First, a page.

Medea and her children at Corinth and beyond: Myth, cult, and history

Natalia Hudelson, University of Pennsylvania

Abstract

This study examines the connections of Medea with the city of Corinth. Its purpose is twofold: to advance a better understanding of the development of Corinthian Medea over nearly a thousand years, and to offer a methodological approach for examining myth and history together. The first chapter takes as a case-study the cult for Medea's children, which she institutes at the end of Euripides' Medea. To examine the historicity of the cult, a methodology is developed which takes ancient sources of all types as the starting-point and re-evaluates modern scholarship against them. This investigation reveals the limited number of ancient sources which attest to a Corinthian cult for the children of Medea; the temporal distribution of these sources and their wildly divergent details lead to the conclusion that no such cult ever existed. The next three chapters examine the implications of this conclusion. Chapter Two explores the relationship between Medea and Hera Akraia, a uniquely Corinthian deity with a cult site northwest of Corinth. I reject the theory that Medea represents a faded local goddess but identify other reasons for which the two figures are connected in Corinthian folk memory. Chapter Three traces Medea's first extant appearances in the literary and artistic record in an effort to understand her characterization before the fifth century. This evidence suggests that her foreign origin was not originally important to her identity and that her magical capabilities may have only developed towards the end of the sixth century. Chapter Four returns to Euripides to examine why and how he manipulated the Medea myth, especially in regard to the cult to her children. I then examine the reasons for which Medea becomes more important to Athens in the fifth century and suggest that this pivot from local Corinthian significance to a broader Athenian audience contributed to the strange afterlife which the 'cult to Medea's children' had in Hellenistic scholarship. The final chapter returns to Pausanias' account of a monument for the children of Medea in Roman Corinth and explores the complex reasons for which that Roman colony asserted a cultural identity with reference to Medea.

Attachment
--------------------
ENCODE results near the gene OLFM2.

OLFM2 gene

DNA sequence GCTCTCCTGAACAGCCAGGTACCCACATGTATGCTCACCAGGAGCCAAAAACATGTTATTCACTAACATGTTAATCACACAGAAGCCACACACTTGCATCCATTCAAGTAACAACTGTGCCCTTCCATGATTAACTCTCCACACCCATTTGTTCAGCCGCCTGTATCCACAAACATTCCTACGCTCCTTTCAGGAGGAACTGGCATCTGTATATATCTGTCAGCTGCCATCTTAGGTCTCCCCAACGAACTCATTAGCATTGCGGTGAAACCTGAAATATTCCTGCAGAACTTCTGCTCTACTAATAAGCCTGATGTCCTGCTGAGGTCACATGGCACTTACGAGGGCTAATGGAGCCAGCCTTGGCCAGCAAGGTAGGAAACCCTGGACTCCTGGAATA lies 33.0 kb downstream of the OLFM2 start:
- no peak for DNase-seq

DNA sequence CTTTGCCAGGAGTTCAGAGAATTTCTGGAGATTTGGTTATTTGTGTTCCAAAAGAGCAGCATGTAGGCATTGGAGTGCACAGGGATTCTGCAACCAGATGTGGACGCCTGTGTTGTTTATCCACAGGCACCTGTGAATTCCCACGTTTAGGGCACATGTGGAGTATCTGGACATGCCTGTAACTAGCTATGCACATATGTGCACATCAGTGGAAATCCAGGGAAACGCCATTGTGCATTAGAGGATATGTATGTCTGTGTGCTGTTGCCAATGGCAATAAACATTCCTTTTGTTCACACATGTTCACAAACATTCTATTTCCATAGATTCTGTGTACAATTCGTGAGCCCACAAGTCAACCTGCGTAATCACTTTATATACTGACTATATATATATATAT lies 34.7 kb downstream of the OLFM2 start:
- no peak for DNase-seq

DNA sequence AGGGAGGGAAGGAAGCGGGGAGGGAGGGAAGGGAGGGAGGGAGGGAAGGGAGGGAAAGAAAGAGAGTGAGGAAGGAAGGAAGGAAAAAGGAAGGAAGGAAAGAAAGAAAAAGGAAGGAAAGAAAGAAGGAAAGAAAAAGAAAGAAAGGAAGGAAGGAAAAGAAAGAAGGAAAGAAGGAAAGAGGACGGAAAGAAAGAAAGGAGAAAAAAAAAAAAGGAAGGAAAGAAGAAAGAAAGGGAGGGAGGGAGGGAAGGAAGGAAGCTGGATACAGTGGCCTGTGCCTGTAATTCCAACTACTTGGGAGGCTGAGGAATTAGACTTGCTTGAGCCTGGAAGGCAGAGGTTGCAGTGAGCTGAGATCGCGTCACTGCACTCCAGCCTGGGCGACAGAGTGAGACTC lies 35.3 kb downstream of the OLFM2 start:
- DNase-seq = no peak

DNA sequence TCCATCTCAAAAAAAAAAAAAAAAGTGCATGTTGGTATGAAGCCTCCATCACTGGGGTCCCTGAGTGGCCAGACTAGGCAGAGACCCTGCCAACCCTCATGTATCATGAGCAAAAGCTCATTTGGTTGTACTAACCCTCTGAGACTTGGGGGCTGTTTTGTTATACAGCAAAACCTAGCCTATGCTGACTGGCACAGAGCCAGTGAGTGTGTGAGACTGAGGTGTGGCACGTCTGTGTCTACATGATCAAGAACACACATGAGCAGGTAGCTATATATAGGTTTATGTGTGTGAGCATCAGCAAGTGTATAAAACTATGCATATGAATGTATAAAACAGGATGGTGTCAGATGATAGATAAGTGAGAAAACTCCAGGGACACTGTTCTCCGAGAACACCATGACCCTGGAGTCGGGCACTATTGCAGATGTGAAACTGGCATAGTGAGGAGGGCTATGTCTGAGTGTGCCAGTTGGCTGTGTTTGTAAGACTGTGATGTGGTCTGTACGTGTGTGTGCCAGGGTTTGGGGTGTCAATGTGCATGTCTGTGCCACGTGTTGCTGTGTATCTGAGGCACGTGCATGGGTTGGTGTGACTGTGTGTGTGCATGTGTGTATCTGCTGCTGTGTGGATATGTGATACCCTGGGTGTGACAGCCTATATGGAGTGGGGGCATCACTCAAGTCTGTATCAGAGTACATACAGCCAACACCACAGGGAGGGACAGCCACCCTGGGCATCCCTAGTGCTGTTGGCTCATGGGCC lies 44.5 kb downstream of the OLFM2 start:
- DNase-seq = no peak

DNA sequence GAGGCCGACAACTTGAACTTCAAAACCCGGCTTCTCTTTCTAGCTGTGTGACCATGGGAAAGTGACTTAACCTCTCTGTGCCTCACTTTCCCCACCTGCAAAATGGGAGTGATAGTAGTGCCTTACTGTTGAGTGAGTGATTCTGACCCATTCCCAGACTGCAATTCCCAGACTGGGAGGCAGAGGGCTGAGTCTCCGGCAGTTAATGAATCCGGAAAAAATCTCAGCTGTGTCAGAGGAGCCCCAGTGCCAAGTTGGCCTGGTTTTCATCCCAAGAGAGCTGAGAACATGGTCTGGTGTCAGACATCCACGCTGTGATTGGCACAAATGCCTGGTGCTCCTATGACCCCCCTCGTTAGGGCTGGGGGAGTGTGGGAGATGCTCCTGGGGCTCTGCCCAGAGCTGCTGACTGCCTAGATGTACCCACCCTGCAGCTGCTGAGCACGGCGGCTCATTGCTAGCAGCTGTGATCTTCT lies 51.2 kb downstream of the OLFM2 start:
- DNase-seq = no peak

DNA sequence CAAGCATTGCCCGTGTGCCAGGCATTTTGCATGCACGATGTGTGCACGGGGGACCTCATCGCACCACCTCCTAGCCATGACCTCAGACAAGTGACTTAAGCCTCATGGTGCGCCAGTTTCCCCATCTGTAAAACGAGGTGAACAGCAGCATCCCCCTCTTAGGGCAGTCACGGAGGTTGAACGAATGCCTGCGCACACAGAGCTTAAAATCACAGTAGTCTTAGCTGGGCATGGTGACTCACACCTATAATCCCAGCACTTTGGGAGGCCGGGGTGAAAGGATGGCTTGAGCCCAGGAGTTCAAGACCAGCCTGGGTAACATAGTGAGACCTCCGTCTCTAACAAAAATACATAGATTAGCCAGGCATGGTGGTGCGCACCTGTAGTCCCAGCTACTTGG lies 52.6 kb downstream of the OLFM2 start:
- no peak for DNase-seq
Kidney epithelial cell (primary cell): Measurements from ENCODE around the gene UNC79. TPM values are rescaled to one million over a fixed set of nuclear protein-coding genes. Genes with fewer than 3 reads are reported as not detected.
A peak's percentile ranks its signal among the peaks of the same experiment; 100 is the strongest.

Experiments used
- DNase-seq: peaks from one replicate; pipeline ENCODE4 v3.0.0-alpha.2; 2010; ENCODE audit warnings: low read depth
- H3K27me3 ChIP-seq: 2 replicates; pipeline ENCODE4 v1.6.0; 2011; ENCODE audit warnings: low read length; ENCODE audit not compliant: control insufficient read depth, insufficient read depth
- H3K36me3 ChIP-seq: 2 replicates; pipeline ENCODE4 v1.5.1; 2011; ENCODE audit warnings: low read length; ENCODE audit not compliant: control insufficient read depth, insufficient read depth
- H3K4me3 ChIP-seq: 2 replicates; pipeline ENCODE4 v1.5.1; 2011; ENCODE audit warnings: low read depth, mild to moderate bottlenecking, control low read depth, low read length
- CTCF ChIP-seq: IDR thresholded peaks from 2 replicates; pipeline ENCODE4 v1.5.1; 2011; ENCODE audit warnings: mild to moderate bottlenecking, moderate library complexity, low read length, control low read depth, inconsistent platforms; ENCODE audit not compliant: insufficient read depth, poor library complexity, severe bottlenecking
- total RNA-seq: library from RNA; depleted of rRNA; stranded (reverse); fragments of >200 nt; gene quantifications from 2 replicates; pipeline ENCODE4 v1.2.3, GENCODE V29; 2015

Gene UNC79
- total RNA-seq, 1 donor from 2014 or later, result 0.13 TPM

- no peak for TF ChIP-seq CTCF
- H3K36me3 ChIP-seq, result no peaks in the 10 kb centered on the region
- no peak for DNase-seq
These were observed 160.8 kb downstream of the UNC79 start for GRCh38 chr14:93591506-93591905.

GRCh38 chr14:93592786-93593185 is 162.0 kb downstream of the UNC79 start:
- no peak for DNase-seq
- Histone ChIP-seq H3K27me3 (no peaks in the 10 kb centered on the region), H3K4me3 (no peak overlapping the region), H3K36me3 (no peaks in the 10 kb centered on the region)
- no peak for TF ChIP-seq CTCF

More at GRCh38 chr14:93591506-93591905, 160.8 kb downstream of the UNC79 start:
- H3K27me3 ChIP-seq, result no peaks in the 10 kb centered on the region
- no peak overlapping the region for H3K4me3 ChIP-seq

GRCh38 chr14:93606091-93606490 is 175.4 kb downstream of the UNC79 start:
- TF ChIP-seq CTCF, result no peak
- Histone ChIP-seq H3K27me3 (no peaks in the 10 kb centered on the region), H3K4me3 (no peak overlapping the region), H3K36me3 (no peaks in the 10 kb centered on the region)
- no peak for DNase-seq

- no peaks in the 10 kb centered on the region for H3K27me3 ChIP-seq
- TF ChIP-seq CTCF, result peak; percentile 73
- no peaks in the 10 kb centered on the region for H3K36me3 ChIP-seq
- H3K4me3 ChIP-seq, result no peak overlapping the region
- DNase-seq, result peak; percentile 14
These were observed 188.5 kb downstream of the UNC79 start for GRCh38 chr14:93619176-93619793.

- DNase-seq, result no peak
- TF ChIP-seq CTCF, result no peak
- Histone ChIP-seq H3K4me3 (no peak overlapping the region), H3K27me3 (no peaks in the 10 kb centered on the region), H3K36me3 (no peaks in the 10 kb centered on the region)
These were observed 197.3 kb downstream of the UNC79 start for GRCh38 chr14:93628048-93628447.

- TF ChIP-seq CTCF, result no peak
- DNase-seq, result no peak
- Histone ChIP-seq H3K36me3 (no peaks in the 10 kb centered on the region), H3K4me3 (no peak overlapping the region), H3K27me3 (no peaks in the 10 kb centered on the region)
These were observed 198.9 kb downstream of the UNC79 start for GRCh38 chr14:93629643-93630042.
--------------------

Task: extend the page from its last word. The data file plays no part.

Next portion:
Subject Area

Archaeology|Folklore|Ancient history

Recommended Citation

Hudelson, Natalia, "Medea and her children at Corinth and beyond: Myth, cult, and history" (2013). Dissertations available from ProQuest. AAI3565091.
https://repository.upenn.edu/dissertations/AAI3565091

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